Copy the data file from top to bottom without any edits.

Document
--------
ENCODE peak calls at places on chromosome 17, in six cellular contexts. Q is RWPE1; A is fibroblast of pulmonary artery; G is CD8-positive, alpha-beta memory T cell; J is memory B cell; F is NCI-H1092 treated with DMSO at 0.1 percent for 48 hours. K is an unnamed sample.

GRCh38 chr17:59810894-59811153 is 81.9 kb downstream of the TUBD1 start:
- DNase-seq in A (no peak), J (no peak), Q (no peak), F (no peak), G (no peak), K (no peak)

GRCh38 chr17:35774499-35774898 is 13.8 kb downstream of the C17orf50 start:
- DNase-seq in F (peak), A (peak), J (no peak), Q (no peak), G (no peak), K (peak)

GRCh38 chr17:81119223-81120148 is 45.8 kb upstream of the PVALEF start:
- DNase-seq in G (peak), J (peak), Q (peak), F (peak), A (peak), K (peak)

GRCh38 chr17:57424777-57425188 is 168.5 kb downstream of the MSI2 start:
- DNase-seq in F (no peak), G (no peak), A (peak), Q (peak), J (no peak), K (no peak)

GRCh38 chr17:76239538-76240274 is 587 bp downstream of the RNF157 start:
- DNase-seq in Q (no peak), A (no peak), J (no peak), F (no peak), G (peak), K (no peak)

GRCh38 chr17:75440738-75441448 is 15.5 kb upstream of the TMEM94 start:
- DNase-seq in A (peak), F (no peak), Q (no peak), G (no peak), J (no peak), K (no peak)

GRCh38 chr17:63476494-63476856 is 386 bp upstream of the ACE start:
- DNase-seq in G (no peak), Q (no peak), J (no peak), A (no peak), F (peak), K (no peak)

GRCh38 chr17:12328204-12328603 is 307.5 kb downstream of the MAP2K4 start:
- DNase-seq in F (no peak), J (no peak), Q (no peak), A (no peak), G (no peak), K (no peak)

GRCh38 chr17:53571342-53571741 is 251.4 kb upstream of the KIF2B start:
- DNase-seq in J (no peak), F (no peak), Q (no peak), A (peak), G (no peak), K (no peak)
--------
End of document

ENCODE peak calls at places on chromosome 17, in six cellular contexts. Q is RWPE1; A is fibroblast of pulmonary artery; G is CD8-positive, alpha-beta memory T cell; J is memory B cell; F is NCI-H1092 treated with DMSO at 0.1 percent for 48 hours. K is an unnamed sample.

GRCh38 chr17:59810894-59811153 is 81.9 kb downstream of the TUBD1 start:
- DNase-seq in A (no peak), J (no peak), Q (no peak), F (no peak), G (no peak), K (no peak)

GRCh38 chr17:35774499-35774898 is 13.8 kb downstream of the C17orf50 start:
- DNase-seq in F (peak), A (peak), J (no peak), Q (no peak), G (no peak), K (peak)

GRCh38 chr17:81119223-81120148 is 45.8 kb upstream of the PVALEF start:
- DNase-seq in G (peak), J (peak), Q (peak), F (peak), A (peak), K (peak)

GRCh38 chr17:57424777-57425188 is 168.5 kb downstream of the MSI2 start:
- DNase-seq in F (no peak), G (no peak), A (peak), Q (peak), J (no peak), K (no peak)

GRCh38 chr17:76239538-76240274 is 587 bp downstream of the RNF157 start:
- DNase-seq in Q (no peak), A (no peak), J (no peak), F (no peak), G (peak), K (no peak)

GRCh38 chr17:75440738-75441448 is 15.5 kb upstream of the TMEM94 start:
- DNase-seq in A (peak), F (no peak), Q (no peak), G (no peak), J (no peak), K (no peak)

GRCh38 chr17:63476494-63476856 is 386 bp upstream of the ACE start:
- DNase-seq in G (no peak), Q (no peak), J (no peak), A (no peak), F (peak), K (no peak)

GRCh38 chr17:12328204-12328603 is 307.5 kb downstream of the MAP2K4 start:
- DNase-seq in F (no peak), J (no peak), Q (no peak), A (no peak), G (no peak), K (no peak)

GRCh38 chr17:53571342-53571741 is 251.4 kb upstream of the KIF2B start:
- DNase-seq in J (no peak), F (no peak), Q (no peak), A (peak), G (no peak), K (no peak)